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Canticles, where he is described as watching over the spiritual state of his people! “ I went down into the garden of nuts, to see the fruits of the valley; and to see whether the vine flourished, and the pomegranates budded,” Sol. Song v. 11. I would not wish to strain the sense of scripture beyond its plain sense and meaning; but I would ask, is it not following the steps of this “ Lord of the vineyard,” when, as labourers sent by him into it, the faithful servant of such a master goes down into the several inclosures of his garden, the church, to notice the growth, and actings, and exercises, of those graces among his people which are the fruits of the Spirit; and which are called, perhaps, “ the fruits of the valley," not only because they grow out of humble souls made humble by his power, but also, because in the humbler seasons of sickness, trials, temptations, and the like, they bring forth, under the same power, their fruits in greater abundance. And can the imagination form an idea of any path of duty and of usefulness, among the labourers in the vineyard, which carries with it a more striking resemblance to what is here said of the blessed Jesus, than when, like him, they carefully notice the increasing fruitfulness of old believers, which, as the vine," bring forth fruit in old age, and are fat and flourishing;” and when also, like him, they as diligently mark the first manifestations of grace in young beginners, which may no less be compared, to "the tender buddings of the pome

granate?"

Perhaps, the reader may feel a curiosity to know the result of my visit to the sick man. I confess it might be interesting, had I the power of conveying the particulars. But it would carry me much beyond the limits of a work like this, to relate all that passed in this interview. I can only say, that I found in him what, from the accounts I had before received of him, I expected to find, namely, the sweet effects of a sanctified affliction; and I brought away with me what, under divine teaching, will for the most part be the general improvement to be gathered from sick and dying chambers; I mean, deeper conviction of the emptiness of all creature enjoyments, and increasing evidence of the preciousness of the Lord Jesus.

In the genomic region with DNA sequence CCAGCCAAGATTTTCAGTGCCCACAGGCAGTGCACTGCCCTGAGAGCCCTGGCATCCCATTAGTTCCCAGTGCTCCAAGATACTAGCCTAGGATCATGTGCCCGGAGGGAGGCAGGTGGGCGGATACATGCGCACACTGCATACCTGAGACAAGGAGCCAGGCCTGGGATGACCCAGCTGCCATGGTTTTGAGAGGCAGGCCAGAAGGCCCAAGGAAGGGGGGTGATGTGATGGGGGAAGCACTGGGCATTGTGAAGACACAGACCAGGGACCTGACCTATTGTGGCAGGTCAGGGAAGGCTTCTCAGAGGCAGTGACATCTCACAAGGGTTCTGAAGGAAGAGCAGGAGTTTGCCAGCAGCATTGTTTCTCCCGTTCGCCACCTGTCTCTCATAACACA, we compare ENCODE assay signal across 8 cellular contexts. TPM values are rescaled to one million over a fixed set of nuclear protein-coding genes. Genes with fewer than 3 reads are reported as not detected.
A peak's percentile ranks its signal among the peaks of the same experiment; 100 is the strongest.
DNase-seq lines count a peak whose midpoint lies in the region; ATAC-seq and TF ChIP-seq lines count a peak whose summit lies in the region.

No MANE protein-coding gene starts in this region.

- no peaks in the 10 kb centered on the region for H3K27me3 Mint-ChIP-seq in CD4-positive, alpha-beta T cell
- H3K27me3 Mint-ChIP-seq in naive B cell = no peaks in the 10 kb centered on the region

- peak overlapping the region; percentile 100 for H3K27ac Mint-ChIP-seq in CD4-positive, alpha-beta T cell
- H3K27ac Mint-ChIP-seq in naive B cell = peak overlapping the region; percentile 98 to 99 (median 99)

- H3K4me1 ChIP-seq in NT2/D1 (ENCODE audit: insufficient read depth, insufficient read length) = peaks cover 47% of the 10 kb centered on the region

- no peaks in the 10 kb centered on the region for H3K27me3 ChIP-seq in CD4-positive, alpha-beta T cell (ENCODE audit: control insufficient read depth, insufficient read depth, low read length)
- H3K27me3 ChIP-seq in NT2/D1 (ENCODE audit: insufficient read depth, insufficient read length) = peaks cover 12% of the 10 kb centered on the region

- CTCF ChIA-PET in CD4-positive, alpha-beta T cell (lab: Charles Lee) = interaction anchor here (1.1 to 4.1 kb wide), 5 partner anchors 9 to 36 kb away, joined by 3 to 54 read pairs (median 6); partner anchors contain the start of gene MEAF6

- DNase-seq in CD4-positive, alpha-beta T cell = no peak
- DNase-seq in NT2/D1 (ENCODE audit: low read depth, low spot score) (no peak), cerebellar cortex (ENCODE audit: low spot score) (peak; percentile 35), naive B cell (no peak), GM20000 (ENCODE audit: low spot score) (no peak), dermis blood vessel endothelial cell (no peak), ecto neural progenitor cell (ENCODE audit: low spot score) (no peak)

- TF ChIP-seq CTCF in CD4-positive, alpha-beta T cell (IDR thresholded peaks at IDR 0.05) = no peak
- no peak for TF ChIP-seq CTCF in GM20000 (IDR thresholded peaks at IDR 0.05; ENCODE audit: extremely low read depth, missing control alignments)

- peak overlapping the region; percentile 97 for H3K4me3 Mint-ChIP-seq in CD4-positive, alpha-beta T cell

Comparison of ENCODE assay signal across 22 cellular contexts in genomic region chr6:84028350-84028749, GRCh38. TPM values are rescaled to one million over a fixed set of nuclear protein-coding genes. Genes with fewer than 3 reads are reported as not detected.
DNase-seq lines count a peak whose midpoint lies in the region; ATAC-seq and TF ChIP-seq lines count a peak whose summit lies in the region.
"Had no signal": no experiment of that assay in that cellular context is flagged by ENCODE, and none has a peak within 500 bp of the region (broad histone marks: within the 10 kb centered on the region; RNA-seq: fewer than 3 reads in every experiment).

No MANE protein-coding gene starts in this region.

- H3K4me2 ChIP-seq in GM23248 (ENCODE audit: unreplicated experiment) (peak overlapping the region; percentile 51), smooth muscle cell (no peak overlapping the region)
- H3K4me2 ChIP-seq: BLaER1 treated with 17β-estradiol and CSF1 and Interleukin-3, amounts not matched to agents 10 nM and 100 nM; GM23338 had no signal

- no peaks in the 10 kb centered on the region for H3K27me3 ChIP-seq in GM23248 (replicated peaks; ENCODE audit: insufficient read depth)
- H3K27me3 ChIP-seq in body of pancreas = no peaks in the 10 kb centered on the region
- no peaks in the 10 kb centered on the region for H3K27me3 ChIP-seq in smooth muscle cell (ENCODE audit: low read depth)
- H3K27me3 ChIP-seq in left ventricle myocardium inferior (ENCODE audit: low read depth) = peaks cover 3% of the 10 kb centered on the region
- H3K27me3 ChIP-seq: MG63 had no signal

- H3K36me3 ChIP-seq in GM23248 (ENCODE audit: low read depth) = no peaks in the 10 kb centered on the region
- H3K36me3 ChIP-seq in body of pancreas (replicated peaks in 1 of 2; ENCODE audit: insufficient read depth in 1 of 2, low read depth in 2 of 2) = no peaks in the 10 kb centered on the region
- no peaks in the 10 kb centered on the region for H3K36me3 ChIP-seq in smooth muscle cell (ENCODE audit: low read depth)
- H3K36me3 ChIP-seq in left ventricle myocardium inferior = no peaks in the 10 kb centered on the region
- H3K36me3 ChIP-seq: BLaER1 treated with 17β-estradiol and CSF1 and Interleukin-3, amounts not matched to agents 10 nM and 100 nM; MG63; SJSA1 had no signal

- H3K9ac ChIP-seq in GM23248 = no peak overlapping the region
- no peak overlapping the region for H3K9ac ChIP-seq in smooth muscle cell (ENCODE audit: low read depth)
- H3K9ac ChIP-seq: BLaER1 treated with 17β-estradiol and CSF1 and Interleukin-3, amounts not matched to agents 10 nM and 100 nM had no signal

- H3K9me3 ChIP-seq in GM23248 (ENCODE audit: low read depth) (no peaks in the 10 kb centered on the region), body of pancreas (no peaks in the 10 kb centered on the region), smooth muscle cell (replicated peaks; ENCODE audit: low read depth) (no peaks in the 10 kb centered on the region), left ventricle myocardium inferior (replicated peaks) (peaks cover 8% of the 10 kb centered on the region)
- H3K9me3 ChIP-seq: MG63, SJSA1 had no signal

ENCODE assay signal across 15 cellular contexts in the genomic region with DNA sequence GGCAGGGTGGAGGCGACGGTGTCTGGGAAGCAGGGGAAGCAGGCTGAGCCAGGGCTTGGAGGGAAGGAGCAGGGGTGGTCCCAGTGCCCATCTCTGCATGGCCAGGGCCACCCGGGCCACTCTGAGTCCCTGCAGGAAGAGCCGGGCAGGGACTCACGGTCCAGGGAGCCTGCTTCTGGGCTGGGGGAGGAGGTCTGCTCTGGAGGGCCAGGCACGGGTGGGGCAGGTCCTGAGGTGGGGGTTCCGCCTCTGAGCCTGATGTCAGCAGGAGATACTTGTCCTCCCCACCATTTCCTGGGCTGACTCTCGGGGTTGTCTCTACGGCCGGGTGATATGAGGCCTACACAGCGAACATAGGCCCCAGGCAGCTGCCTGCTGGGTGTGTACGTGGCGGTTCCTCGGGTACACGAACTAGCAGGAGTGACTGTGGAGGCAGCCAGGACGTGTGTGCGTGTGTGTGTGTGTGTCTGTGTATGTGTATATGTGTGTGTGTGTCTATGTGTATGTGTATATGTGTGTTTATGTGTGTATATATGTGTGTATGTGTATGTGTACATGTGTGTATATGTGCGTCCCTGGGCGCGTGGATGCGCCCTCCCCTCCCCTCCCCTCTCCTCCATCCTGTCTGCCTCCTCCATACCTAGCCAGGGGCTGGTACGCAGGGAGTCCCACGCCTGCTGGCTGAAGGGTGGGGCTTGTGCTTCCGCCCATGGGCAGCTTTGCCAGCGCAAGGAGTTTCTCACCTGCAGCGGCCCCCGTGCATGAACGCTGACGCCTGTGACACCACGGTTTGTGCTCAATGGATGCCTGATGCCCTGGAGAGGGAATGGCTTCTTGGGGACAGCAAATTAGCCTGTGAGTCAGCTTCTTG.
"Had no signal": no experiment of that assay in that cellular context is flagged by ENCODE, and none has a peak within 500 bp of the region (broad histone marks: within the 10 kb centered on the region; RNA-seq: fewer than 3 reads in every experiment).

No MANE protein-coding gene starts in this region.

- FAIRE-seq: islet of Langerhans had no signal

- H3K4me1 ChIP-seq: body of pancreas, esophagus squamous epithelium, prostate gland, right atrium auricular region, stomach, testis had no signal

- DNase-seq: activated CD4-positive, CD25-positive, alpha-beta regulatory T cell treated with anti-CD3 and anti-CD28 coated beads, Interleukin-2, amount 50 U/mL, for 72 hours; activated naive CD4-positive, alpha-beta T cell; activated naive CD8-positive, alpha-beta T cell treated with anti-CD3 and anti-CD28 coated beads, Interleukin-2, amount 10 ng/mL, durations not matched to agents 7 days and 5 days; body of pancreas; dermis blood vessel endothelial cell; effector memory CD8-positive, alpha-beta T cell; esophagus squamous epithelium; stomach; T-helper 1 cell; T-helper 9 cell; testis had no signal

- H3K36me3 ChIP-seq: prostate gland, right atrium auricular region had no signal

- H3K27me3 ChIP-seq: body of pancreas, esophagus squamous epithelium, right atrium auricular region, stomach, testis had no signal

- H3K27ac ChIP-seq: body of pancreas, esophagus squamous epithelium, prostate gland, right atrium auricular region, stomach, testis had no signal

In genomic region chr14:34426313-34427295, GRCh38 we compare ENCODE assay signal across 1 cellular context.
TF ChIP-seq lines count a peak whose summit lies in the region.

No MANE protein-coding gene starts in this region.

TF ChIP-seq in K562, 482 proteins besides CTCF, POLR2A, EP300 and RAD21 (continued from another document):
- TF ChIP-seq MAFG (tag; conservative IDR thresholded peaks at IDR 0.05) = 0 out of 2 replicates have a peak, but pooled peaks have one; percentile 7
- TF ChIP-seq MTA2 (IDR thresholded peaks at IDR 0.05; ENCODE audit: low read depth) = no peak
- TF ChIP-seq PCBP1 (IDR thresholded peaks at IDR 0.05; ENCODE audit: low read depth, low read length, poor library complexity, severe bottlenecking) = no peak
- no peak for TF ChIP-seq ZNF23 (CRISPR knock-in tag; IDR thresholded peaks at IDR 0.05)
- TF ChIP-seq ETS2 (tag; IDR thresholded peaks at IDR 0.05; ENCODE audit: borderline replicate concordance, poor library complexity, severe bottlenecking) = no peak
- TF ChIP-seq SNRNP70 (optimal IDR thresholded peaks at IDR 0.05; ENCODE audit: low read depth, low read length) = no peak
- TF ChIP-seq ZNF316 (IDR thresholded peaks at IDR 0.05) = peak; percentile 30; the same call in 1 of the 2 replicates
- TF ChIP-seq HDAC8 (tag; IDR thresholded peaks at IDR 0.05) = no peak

CHRIST CHURCH, SPITALFIELDS. On Tuesday morning, May 24th, I commenced afresh my labours of the pulpit in preaching for the Charity School of Christ Church, Spitalfields, from those words of the apostle, “ Herein is love; not that we loved God, but that he loved us," 1 John iv. 10.

The plan of this school is similar to that of St. Paul's, Shadwell. It consists of one hundred children; viz. fifty boys and fifty girls. They are instructed in the principles of the established religion: they are annually clothed, taught to read, write, and cast accounts; the girls learn also needlework; and the boys, when of a proper age, are put out apprentices. The school is supported by voluntary contribution. The school-house is near the church, where benefactions are thankfully received.

And here I pause, to pay the token of affectionate remembrance to that man of God who accompanied me from the church to the house of my much honoured friend, and so abundantly refreshed the minds of all that were present, in following up the service of the sanctuary with the pious and edifying conversation of the parlour.

There is a shyness, and surely it must be a very blameable one, even among the most gracious minds, in speaking of the best things. How often have I known a company of truly serious persons, whose hearts I have been convinced, like musical instruments all in tune, have only waited for the sacred string to have been touched, when the affections of every one would instantly have joined in concert, and all have sweetly vibrated in the same key; and yet, through this unpardonable timidity, have sat mute to this most melodious of all subjects until the opportunity hath been over, and not a note all the while hath been raised by any to the Redeemer's praise. Not so the man of whom I speak. Unrestrained by fear, he soon called up the attention of all around to the charming topic. Taking occasion from the subject we had just been attending to in the church, of the love of God, he traced the evidences and effects of that love, in some few of the leading points of it, by which the soul is ripening in grace for glory, until in imagination he had led our minds to the very paradise of God, and we were sat down under the tree of life. To tell the reader how he discoursed on these sublime points, or to describe the graceful manner in which he spake, is what I cannot do. I 1

I may adopt the poet's figure, and say :